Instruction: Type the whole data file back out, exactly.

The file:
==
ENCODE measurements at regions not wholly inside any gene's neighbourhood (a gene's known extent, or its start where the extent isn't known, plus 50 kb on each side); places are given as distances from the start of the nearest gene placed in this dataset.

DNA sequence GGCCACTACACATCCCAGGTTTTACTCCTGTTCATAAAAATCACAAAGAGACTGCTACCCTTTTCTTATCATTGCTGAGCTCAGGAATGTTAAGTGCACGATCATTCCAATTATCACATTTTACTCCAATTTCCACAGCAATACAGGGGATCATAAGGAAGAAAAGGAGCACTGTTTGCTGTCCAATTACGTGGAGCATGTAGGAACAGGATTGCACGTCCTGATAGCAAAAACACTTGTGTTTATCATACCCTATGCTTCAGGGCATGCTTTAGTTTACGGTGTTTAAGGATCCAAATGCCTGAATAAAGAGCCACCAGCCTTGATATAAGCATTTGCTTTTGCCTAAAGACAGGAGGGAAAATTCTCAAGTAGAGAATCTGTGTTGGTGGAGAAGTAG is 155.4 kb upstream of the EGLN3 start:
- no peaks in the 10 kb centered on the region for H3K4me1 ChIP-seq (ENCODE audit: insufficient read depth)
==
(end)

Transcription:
ENCODE measurements at regions not wholly inside any gene's neighbourhood (a gene's known extent, or its start where the extent isn't known, plus 50 kb on each side); places are given as distances from the start of the nearest gene placed in this dataset.

DNA sequence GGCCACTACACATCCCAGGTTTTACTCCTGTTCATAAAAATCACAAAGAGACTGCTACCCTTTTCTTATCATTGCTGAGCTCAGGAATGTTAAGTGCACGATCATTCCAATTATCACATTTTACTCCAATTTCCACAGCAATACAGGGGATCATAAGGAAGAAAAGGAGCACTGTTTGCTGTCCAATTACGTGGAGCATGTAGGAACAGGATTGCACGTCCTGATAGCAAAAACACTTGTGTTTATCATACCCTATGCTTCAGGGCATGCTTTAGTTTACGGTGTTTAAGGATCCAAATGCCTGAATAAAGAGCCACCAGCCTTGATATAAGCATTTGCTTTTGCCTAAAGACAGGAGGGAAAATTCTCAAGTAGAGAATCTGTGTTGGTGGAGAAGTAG is 155.4 kb upstream of the EGLN3 start:
- no peaks in the 10 kb centered on the region for H3K4me1 ChIP-seq (ENCODE audit: insufficient read depth)